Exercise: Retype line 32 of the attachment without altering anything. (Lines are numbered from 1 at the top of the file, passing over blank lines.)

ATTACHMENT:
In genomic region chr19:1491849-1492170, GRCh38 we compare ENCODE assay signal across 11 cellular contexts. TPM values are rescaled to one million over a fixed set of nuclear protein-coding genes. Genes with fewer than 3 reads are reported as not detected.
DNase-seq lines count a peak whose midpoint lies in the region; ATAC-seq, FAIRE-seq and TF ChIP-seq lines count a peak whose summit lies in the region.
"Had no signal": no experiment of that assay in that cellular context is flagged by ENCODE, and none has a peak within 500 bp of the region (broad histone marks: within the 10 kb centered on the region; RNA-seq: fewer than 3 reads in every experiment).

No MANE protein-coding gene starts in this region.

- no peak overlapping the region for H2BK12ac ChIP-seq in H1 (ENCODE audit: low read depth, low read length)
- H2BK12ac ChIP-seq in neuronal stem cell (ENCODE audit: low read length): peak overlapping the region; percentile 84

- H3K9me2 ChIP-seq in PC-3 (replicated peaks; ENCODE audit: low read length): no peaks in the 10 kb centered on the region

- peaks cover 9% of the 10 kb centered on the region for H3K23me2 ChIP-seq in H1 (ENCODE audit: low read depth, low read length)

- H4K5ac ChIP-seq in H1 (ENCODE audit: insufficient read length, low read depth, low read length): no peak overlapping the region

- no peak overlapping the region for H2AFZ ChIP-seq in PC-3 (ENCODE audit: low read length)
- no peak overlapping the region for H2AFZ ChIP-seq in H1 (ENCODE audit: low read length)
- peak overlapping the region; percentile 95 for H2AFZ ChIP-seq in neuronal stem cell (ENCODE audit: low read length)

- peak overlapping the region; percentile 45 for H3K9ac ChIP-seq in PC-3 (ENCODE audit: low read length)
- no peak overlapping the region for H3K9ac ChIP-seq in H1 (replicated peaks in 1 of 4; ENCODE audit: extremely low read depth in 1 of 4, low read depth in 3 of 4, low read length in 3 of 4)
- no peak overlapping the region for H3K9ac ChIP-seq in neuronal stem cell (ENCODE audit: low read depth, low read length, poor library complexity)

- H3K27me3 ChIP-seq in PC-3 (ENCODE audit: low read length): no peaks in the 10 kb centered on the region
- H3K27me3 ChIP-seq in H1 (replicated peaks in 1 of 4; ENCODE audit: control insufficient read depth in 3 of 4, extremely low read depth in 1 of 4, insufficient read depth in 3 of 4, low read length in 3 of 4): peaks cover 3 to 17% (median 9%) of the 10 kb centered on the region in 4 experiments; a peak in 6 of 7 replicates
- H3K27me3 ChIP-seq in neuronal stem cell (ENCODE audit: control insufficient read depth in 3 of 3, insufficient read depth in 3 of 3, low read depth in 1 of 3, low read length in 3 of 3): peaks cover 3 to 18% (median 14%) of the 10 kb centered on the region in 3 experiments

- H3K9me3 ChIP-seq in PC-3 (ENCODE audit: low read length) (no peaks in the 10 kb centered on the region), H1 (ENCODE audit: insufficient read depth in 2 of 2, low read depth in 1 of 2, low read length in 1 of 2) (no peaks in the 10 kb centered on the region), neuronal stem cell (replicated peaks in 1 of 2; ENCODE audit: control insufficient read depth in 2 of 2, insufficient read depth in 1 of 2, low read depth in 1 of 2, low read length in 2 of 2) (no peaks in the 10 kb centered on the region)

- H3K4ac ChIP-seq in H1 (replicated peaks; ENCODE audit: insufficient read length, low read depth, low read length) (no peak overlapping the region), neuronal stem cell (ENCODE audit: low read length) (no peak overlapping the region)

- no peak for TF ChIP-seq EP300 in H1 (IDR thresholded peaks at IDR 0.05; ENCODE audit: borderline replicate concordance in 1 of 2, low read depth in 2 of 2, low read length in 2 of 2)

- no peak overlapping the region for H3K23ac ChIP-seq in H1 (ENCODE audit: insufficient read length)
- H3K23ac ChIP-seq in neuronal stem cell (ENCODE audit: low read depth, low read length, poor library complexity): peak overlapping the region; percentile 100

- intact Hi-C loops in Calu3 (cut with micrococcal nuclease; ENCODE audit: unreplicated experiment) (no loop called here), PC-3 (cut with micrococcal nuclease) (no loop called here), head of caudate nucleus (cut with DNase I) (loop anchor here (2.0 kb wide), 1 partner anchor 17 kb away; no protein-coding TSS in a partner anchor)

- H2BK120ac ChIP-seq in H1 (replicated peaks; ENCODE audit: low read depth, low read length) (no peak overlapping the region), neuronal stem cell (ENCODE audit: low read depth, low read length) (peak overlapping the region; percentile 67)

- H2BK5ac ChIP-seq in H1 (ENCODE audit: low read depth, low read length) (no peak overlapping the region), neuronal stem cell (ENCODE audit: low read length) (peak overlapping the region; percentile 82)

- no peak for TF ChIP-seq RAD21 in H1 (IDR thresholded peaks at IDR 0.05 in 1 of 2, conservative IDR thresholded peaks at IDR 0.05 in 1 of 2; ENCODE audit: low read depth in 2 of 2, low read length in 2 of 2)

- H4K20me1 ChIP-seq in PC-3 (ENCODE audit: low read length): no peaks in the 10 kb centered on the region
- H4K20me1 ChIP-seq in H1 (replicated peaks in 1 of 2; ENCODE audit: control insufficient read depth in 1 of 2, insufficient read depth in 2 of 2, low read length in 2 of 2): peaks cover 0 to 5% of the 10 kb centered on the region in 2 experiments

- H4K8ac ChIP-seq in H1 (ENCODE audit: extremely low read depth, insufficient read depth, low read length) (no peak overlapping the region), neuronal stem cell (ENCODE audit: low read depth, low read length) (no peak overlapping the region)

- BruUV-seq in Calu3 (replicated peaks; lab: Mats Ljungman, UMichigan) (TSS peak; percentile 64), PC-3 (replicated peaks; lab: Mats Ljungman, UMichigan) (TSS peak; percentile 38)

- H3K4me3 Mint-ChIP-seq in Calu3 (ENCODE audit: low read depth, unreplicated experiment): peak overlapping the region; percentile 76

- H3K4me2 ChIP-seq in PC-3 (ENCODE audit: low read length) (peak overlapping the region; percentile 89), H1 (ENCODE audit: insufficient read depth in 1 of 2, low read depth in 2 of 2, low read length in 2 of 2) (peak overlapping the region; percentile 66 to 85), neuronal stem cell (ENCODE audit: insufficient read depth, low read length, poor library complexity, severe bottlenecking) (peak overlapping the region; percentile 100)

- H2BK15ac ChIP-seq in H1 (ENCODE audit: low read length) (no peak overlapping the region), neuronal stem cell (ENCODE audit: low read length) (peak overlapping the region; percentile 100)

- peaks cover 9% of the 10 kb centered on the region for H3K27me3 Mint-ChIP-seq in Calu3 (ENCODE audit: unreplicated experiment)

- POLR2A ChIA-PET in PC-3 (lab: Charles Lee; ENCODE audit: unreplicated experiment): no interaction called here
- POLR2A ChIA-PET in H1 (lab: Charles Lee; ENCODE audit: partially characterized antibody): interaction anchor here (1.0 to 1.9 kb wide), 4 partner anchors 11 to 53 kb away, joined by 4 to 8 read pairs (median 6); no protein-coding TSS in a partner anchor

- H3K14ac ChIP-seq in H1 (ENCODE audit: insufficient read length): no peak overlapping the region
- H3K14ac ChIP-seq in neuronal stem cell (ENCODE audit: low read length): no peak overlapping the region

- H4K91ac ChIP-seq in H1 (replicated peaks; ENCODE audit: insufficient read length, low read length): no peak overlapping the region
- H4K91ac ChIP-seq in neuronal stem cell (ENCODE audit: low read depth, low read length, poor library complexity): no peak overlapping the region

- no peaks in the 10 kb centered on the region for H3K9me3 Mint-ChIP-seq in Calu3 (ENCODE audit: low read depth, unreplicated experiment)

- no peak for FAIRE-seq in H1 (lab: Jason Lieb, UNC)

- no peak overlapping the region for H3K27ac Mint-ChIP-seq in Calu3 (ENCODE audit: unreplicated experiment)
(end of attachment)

- H3K4me3 Mint-ChIP-seq in Calu3 (ENCODE audit: low read depth, unreplicated experiment): peak overlapping the region; percentile 76